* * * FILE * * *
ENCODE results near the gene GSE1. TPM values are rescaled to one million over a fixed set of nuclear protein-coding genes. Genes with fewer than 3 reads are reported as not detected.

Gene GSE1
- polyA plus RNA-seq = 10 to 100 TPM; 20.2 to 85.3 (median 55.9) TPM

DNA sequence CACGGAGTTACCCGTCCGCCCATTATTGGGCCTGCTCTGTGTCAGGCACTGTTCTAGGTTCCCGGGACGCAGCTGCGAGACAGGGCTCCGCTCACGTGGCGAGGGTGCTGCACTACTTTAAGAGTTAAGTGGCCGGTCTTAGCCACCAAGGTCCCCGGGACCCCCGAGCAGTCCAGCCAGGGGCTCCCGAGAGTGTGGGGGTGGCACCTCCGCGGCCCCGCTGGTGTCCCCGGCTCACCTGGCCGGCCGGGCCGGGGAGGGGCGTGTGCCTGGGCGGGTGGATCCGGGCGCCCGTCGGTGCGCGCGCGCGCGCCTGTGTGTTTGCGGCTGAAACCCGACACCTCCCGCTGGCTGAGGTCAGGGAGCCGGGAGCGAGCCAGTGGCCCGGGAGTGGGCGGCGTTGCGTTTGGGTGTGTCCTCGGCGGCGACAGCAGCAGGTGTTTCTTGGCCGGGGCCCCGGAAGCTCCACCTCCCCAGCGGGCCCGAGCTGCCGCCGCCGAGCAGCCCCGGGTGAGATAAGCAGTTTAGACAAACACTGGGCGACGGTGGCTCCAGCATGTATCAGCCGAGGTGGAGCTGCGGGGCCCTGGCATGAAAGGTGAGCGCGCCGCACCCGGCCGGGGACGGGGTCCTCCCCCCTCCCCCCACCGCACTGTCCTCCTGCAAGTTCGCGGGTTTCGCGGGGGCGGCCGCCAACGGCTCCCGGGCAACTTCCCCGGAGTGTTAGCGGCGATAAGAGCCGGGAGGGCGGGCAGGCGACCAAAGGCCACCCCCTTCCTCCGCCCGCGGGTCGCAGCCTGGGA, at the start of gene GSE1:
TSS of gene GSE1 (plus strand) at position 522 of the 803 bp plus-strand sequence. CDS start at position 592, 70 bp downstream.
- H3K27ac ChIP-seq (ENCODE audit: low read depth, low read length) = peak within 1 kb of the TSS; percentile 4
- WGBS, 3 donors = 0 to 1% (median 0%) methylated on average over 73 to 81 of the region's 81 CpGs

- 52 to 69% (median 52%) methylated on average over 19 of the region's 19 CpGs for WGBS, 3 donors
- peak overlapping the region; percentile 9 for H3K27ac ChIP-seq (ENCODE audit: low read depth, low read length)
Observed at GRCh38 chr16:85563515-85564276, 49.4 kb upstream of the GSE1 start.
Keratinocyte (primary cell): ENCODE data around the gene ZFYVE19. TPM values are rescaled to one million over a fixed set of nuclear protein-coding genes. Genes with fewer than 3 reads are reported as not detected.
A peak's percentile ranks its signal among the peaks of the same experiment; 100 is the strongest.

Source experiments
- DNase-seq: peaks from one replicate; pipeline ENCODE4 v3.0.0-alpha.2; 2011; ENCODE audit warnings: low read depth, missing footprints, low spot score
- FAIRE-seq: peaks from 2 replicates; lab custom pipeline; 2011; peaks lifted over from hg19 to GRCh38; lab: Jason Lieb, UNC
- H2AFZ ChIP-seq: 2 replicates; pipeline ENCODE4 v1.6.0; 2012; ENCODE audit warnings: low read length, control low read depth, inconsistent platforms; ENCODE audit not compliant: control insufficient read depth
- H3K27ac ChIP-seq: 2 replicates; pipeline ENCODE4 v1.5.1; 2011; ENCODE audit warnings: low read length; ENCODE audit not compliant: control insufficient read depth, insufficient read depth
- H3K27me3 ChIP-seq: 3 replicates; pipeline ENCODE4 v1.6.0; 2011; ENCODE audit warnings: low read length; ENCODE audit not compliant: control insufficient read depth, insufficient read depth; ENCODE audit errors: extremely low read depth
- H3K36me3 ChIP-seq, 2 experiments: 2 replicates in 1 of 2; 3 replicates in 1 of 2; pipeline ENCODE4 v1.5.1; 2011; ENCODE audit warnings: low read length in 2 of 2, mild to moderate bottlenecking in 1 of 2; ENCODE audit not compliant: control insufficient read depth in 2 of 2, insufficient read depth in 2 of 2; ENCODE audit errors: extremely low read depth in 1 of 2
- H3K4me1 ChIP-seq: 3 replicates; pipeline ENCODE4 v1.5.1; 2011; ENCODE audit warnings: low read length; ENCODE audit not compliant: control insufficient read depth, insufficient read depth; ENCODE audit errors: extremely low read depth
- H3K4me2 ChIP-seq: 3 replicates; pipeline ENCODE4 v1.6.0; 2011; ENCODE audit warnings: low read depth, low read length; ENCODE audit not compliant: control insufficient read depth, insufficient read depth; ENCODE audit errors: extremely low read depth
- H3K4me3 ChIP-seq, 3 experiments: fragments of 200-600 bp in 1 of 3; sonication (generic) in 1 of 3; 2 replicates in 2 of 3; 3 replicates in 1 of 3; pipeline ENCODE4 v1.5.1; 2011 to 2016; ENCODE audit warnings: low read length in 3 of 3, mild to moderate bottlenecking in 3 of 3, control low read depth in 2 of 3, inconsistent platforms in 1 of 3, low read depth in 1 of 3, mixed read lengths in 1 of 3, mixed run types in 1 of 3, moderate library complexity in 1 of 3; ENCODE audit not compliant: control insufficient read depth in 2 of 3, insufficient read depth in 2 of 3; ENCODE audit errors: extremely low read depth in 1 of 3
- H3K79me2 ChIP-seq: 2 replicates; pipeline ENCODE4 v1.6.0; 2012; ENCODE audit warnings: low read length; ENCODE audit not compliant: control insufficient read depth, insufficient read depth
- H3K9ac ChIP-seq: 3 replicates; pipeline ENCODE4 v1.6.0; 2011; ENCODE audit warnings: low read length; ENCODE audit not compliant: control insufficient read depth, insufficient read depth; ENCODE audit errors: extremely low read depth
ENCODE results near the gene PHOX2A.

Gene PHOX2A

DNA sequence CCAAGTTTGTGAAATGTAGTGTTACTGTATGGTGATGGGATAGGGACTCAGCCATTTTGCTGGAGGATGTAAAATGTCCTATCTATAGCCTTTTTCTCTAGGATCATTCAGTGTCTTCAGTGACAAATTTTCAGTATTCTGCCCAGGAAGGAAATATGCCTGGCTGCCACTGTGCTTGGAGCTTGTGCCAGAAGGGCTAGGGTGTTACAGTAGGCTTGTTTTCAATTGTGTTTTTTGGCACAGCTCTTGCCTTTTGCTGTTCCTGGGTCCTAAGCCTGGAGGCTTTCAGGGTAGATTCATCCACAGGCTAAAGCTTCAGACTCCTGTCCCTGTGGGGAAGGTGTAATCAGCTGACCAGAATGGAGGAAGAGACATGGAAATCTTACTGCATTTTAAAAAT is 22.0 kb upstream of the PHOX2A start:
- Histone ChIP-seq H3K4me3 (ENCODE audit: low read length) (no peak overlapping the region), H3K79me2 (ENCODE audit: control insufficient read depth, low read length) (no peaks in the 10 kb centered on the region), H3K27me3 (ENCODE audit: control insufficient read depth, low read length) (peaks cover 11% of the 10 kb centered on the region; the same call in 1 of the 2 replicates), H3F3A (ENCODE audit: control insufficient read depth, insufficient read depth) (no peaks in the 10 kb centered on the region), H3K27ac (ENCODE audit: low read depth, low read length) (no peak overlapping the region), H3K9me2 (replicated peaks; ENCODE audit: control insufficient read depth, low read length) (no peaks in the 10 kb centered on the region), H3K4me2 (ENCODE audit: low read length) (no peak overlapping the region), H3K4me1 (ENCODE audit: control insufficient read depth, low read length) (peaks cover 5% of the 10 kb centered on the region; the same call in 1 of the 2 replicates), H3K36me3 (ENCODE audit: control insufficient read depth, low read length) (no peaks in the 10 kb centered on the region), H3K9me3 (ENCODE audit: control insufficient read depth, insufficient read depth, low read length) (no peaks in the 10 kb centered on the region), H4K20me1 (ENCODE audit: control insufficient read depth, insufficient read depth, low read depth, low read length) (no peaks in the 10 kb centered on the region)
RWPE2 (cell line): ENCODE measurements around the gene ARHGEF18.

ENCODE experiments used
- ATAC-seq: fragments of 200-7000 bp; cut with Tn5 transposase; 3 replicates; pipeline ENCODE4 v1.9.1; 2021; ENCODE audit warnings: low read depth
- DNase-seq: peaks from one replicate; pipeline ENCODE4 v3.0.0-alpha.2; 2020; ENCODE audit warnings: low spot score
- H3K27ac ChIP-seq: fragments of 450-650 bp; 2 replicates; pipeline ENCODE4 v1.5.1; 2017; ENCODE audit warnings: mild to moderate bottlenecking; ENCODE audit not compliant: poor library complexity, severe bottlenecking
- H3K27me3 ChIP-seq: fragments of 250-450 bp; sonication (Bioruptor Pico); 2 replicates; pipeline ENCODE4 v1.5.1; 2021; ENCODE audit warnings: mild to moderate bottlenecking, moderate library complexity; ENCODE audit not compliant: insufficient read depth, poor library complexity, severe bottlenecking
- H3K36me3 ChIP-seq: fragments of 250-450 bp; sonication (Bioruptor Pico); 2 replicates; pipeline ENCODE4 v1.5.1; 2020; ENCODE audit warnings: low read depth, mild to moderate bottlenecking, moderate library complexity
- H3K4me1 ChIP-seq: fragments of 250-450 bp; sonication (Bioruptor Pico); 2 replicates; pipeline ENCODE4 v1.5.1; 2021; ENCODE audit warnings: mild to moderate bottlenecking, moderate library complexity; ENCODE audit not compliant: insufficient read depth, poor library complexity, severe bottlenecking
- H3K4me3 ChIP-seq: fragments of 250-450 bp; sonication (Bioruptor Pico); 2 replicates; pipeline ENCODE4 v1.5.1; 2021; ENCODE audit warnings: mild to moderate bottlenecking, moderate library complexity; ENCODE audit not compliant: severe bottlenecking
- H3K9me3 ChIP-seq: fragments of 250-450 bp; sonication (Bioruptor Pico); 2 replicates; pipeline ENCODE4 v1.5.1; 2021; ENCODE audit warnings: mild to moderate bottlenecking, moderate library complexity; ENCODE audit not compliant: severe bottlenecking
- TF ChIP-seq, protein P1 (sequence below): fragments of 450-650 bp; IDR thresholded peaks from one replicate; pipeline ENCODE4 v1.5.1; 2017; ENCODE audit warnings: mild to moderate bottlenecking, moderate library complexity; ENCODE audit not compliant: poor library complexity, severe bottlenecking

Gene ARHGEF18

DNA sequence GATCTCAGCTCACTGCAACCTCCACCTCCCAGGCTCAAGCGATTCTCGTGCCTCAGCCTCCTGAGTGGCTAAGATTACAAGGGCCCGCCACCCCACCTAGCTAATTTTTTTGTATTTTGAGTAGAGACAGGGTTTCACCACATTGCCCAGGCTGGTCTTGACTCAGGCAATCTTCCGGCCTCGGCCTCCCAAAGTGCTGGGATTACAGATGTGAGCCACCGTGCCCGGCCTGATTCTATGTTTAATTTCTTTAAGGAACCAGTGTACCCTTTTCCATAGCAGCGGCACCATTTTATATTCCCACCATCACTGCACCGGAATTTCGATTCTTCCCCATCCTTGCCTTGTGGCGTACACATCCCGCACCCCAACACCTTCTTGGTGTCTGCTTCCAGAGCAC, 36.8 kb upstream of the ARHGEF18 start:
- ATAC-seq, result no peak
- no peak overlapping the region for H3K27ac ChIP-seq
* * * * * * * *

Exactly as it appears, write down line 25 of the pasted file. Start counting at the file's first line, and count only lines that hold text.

ENCODE results near the gene PHOX2A.